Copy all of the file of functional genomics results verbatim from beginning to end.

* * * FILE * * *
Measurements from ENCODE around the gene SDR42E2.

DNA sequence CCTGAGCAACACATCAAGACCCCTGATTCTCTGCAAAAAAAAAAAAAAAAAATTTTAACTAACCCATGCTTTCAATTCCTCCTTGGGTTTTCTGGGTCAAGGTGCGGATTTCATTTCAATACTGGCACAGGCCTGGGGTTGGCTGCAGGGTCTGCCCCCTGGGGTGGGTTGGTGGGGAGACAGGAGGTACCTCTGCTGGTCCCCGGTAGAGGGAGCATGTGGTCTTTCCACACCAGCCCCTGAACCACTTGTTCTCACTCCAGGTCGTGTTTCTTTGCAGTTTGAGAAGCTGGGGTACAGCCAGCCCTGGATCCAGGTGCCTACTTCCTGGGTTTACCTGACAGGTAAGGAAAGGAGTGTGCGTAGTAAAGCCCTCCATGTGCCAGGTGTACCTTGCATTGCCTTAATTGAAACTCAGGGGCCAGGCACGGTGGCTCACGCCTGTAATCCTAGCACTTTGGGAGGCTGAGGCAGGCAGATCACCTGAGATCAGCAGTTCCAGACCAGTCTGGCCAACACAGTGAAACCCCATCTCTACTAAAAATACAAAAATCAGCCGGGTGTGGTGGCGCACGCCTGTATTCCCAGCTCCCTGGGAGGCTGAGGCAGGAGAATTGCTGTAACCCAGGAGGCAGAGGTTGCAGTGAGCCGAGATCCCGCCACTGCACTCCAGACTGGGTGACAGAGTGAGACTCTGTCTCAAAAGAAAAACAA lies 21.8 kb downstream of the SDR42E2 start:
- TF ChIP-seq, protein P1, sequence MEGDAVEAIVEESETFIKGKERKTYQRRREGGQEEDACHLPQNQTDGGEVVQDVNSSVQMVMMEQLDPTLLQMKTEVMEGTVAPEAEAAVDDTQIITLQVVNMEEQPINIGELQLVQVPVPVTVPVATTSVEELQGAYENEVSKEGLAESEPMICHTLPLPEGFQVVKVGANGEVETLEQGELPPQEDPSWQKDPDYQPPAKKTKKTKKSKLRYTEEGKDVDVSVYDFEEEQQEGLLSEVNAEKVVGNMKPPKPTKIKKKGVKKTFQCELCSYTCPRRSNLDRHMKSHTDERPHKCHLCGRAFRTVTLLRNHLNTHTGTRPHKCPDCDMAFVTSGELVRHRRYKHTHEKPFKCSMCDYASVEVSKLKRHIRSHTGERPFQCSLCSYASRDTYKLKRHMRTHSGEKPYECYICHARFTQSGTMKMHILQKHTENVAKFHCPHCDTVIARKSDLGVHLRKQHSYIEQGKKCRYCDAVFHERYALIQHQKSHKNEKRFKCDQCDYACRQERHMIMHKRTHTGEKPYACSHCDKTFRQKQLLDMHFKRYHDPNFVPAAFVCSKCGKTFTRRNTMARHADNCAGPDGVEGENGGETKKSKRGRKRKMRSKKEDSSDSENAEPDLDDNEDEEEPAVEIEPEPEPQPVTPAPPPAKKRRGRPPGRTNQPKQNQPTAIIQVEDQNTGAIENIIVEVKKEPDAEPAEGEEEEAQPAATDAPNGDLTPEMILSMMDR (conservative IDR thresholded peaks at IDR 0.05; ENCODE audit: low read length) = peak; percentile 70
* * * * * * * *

Measurements from ENCODE around the gene SDR42E2.

DNA sequence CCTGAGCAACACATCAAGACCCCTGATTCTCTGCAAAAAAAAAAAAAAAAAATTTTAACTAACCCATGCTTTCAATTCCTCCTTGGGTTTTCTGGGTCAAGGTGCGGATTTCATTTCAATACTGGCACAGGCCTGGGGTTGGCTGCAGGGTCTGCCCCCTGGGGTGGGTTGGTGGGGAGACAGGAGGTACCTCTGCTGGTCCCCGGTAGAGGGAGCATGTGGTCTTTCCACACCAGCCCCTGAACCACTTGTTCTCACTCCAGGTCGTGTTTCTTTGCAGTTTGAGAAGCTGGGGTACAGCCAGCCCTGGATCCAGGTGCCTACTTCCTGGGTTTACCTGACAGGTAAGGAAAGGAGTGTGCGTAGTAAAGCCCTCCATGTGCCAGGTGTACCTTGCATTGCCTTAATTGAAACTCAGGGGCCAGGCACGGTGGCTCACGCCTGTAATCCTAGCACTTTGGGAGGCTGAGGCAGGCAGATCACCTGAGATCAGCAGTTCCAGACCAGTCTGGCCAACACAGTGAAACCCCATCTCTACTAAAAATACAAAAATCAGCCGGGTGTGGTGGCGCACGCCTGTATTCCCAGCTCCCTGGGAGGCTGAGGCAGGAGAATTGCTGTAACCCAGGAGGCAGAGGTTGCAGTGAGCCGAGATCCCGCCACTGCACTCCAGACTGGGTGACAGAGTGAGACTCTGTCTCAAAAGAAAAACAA lies 21.8 kb downstream of the SDR42E2 start:
- TF ChIP-seq, protein P1, sequence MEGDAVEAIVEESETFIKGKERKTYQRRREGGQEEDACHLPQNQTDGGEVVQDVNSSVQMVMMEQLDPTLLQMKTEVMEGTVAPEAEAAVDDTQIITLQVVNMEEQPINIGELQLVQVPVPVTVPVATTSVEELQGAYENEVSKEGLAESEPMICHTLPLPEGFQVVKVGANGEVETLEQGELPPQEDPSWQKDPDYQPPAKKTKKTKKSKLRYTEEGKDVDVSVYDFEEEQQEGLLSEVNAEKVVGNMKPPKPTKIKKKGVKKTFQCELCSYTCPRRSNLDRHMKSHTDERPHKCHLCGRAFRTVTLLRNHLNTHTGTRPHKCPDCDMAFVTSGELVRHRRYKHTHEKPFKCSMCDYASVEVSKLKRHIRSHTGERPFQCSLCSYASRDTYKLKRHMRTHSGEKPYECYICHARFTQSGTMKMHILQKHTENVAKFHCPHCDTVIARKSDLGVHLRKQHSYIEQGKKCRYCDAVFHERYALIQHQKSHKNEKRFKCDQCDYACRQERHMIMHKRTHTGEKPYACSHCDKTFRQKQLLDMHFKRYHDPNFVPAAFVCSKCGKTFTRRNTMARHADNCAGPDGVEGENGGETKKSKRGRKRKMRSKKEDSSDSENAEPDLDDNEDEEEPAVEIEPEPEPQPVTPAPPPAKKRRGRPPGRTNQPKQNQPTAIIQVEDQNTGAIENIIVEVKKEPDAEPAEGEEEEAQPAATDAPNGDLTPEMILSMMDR (conservative IDR thresholded peaks at IDR 0.05; ENCODE audit: low read length) = peak; percentile 70